Rod Dashwood

Exciting Times for the Cancer Chemoprotection Program


Roderick H. Dashwood, Ph.D.
Associate Professor of 
Environmental and Molecular Toxicology 
LPI Principal Investigator
Chief, Cancer Chemoprotection Program


We are anticipating several exciting endeavors in the Cancer Chemoprotection Program (CCP) in the coming months. First and foremost will be the establishment of a CCP Core Laboratory, to be overseen by a full-time research scientist who we hope to hire later this year. The purpose of the Core Laboratory is to set up several screening assays for finding potential new cancer inhibitors in the diet. Part of the rationale for establishing a Core Laboratory has been the growing interest expressed by national and international companies in the cancer research work being conducted at LPI. Several respected research groups want LPI to become involved in testing various natural products for cancer inhibitory activity and to identify the inhibitory constituents. Initially, we plan to use the Salmonella mutagenicity assay (the "Ames test") and the single cell gel electrophoresis ("comet") assay. We plan to add the in vivo micronucleus assay later. By implementing this program, LPI will be part of an international "Round Robin" trial that will validate the comet assay and its usefulness for studying oxidative damage to DNA, such as 8-oxo-deoxyguanosine adducts produced by free radicals, which can lead to cancer. 

A second exciting initiative will be the new sabbatical program in which colleagues from around the world stay at LPI for up to one year in order to collaborate with scientists in the CCP. Importantly, these opportunities will be targeted to individuals working in a clinical context, so that the basic research at LPI can be extended into pilot trials in human volunteers. Other mechanisms for clinical research by LPI scientists will also be pursued. For example, following our recent findings on the anticancer effects of white tea in animal models, we will examine the possible inhibitory effect by white tea in people in collaboration with scientists at Lawrence Livermore National Laboratory in California.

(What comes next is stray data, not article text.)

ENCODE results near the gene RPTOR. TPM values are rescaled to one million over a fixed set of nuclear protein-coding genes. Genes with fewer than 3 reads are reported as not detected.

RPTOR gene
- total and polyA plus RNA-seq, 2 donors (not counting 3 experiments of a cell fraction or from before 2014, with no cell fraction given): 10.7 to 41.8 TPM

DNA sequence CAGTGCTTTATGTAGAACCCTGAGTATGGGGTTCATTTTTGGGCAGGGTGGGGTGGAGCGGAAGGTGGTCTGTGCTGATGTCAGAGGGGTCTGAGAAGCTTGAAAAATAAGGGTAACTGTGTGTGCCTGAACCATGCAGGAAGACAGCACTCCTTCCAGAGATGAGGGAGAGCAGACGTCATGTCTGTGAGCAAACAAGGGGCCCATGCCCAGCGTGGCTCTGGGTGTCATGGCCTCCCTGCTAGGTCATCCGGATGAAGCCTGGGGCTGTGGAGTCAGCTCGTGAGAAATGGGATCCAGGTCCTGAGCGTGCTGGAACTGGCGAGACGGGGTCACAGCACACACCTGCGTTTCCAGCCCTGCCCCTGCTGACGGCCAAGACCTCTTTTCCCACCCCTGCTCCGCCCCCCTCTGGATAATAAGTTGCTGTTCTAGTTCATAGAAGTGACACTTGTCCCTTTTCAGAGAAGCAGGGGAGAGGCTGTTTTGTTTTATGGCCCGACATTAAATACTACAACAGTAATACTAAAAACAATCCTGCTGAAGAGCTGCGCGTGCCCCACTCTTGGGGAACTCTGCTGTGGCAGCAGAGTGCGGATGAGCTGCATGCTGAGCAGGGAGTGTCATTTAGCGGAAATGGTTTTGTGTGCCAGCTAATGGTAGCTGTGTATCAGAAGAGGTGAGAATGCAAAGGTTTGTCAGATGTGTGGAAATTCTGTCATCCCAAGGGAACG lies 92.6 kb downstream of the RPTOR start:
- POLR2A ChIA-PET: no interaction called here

During the past year, members of the CCP have submitted a large, multi-investigator grant proposal to the National Cancer Institute entitled "Comparative mechanisms of cancer chemoprevention". This grant, if awarded, would provide for new research on the trans-species cancer inhibitory activities of dietary constituents, including chlorophylls, indoles (e.g. indole-3-carbinol from cruciferous vegetables), and tea polyphenols. Part of the program involves studies in human subjects. Keep an eye on future newsletters for exciting developments!

Last updated November, 2001

Honoring a Scientific Giant with Nutritional Research Toward Longer, Better Lives


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